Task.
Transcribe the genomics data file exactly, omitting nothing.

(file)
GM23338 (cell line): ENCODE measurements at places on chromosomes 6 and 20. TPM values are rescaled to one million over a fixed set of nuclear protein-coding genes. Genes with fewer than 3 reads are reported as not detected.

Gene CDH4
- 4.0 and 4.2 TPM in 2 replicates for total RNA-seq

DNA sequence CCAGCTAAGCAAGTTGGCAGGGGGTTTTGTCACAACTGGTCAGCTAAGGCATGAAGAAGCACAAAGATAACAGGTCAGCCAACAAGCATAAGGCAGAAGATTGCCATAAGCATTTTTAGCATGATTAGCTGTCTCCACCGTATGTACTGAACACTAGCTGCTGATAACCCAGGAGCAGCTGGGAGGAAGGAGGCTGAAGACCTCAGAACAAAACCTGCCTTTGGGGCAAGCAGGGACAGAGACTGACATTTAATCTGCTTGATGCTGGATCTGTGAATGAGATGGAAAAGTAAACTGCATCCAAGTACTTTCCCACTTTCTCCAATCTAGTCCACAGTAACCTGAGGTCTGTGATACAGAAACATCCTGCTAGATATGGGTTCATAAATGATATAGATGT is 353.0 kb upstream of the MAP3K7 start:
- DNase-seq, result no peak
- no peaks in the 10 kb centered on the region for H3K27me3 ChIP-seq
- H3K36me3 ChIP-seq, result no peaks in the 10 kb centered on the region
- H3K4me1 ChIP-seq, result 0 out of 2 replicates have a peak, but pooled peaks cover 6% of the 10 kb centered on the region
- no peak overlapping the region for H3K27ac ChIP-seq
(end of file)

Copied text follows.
GM23338 (cell line): ENCODE measurements at places on chromosomes 6 and 20. TPM values are rescaled to one million over a fixed set of nuclear protein-coding genes. Genes with fewer than 3 reads are reported as not detected.

Gene CDH4
- 4.0 and 4.2 TPM in 2 replicates for total RNA-seq

DNA sequence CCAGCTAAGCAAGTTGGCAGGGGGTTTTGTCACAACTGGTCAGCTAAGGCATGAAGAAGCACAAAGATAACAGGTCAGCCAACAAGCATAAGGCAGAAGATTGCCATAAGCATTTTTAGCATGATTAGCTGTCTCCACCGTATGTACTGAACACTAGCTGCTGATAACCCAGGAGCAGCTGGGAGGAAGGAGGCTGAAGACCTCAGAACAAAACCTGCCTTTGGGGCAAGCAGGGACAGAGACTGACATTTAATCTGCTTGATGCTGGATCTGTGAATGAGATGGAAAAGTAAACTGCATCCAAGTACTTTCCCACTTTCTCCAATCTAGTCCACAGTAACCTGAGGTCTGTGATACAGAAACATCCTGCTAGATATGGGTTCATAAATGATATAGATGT is 353.0 kb upstream of the MAP3K7 start:
- DNase-seq, result no peak
- no peaks in the 10 kb centered on the region for H3K27me3 ChIP-seq
- H3K36me3 ChIP-seq, result no peaks in the 10 kb centered on the region
- H3K4me1 ChIP-seq, result 0 out of 2 replicates have a peak, but pooled peaks cover 6% of the 10 kb centered on the region
- no peak overlapping the region for H3K27ac ChIP-seq